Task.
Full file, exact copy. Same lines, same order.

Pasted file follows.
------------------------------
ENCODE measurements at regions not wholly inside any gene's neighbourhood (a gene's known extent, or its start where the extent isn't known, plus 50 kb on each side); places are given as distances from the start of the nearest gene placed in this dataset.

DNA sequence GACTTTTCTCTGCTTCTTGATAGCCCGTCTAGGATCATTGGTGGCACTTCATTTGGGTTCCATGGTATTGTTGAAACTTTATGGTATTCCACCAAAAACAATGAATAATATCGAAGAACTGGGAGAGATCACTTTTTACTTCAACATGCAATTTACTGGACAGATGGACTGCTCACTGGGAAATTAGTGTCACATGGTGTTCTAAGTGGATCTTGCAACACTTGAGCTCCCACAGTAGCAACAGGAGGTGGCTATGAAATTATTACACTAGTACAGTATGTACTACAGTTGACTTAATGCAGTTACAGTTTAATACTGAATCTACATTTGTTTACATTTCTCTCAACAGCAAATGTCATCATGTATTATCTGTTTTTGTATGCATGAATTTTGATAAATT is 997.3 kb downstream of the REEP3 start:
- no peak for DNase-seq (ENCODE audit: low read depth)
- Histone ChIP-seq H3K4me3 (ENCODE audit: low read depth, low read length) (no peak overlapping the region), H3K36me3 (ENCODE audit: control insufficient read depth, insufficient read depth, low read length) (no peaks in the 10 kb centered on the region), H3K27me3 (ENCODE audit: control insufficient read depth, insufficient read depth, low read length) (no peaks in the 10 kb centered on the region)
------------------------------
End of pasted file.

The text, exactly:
ENCODE measurements at regions not wholly inside any gene's neighbourhood (a gene's known extent, or its start where the extent isn't known, plus 50 kb on each side); places are given as distances from the start of the nearest gene placed in this dataset.

DNA sequence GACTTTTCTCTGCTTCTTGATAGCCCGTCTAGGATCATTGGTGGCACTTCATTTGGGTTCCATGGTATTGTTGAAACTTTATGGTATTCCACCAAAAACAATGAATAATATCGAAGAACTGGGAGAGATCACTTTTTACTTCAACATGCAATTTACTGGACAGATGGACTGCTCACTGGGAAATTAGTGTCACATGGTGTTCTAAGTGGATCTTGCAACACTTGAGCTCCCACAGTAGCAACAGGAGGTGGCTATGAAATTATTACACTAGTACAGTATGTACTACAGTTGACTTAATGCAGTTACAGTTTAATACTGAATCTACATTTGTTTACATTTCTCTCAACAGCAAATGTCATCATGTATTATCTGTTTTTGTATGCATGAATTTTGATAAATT is 997.3 kb downstream of the REEP3 start:
- no peak for DNase-seq (ENCODE audit: low read depth)
- Histone ChIP-seq H3K4me3 (ENCODE audit: low read depth, low read length) (no peak overlapping the region), H3K36me3 (ENCODE audit: control insufficient read depth, insufficient read depth, low read length) (no peaks in the 10 kb centered on the region), H3K27me3 (ENCODE audit: control insufficient read depth, insufficient read depth, low read length) (no peaks in the 10 kb centered on the region)